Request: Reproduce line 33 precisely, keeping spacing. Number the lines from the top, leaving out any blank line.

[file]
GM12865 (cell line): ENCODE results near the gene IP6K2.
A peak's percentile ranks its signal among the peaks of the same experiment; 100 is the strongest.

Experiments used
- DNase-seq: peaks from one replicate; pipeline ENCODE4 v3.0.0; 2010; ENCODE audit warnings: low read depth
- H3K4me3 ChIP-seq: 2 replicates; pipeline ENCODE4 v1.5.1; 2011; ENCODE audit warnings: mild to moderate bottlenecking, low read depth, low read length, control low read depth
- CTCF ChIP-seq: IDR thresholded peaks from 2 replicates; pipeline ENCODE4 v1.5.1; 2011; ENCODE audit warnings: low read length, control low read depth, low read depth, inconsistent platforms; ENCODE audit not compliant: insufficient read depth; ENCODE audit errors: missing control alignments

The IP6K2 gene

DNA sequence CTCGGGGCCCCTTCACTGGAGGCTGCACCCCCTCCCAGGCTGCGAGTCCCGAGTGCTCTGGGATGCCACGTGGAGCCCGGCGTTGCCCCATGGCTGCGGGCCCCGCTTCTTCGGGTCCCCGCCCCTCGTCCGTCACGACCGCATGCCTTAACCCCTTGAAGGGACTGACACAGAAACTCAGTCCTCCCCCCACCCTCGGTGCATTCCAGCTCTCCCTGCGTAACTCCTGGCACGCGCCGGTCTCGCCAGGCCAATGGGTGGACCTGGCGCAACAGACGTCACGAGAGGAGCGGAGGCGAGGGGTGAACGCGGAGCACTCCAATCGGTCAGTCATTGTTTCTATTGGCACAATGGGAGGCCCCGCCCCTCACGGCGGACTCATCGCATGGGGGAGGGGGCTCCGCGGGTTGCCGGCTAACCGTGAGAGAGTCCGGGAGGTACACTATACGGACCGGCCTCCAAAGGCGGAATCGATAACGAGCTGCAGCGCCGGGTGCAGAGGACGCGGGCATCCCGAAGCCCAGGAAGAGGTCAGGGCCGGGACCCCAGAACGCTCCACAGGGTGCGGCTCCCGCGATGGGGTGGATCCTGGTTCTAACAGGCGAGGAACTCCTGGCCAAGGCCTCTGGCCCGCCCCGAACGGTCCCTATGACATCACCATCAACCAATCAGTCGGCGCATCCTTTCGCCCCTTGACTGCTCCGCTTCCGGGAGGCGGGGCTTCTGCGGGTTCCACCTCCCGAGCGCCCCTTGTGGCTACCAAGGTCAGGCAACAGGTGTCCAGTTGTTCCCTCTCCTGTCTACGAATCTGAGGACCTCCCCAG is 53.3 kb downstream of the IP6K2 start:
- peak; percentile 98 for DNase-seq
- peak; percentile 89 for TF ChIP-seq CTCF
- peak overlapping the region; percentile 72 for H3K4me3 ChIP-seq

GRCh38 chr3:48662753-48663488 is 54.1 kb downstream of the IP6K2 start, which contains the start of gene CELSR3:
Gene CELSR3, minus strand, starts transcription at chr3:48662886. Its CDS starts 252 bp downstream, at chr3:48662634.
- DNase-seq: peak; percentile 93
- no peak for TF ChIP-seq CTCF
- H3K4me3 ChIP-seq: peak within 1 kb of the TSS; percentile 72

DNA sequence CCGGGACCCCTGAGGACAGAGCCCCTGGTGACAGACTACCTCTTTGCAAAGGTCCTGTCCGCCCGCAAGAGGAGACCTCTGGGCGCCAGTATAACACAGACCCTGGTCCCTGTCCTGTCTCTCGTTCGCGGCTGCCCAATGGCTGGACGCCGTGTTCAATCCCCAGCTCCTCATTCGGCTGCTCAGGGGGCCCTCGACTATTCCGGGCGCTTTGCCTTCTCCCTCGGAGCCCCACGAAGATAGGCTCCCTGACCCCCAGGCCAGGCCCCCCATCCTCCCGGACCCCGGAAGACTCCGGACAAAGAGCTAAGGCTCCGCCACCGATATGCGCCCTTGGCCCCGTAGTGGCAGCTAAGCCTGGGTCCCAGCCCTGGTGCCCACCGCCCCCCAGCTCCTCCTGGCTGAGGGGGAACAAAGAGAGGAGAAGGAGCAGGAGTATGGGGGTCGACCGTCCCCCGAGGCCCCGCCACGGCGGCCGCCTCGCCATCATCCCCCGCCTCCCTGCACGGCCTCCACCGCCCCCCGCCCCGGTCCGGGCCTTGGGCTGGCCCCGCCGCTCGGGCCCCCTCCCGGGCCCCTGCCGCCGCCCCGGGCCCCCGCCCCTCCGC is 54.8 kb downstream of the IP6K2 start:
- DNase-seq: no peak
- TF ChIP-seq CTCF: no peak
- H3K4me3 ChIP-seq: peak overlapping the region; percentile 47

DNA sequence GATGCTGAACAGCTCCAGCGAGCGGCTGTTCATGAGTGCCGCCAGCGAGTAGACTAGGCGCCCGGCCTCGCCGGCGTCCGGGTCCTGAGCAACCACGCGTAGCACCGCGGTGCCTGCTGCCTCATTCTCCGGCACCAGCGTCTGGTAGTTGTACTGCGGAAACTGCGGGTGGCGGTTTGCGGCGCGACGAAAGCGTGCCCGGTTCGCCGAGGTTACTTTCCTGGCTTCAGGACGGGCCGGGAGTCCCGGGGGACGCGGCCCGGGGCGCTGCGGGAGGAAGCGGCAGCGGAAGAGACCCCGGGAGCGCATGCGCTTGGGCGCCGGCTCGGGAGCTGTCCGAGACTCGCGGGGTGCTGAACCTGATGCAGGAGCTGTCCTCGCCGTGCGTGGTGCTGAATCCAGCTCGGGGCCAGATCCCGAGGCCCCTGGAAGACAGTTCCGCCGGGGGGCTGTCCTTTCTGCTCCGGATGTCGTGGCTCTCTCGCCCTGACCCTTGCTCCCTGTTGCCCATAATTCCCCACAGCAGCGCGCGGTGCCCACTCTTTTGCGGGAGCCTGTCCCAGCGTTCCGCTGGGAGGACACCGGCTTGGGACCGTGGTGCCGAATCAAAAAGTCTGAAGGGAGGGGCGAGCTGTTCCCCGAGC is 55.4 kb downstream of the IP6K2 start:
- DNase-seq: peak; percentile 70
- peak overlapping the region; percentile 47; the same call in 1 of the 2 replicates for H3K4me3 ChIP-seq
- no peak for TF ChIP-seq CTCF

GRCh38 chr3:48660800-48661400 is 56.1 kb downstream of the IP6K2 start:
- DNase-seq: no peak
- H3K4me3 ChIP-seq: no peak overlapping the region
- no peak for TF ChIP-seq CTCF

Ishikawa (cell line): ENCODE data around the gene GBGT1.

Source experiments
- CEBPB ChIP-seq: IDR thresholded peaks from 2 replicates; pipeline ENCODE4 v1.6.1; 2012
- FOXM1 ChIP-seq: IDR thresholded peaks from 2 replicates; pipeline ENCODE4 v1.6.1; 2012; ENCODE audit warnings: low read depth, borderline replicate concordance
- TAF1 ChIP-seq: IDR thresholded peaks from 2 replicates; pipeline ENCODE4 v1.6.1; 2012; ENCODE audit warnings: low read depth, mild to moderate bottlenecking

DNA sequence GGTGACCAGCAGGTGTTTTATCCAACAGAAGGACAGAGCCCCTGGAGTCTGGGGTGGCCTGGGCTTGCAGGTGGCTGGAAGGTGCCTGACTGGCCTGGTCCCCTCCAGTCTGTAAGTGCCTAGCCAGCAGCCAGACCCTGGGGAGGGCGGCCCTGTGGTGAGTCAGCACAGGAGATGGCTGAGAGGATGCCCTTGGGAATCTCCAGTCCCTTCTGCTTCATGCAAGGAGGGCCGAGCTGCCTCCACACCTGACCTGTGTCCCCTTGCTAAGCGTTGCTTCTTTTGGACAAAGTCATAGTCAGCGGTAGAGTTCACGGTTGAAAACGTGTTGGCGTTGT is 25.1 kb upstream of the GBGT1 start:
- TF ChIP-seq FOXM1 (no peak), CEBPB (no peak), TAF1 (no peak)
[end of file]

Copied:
- TAF1 ChIP-seq: IDR thresholded peaks from 2 replicates; pipeline ENCODE4 v1.6.1; 2012; ENCODE audit warnings: low read depth, mild to moderate bottlenecking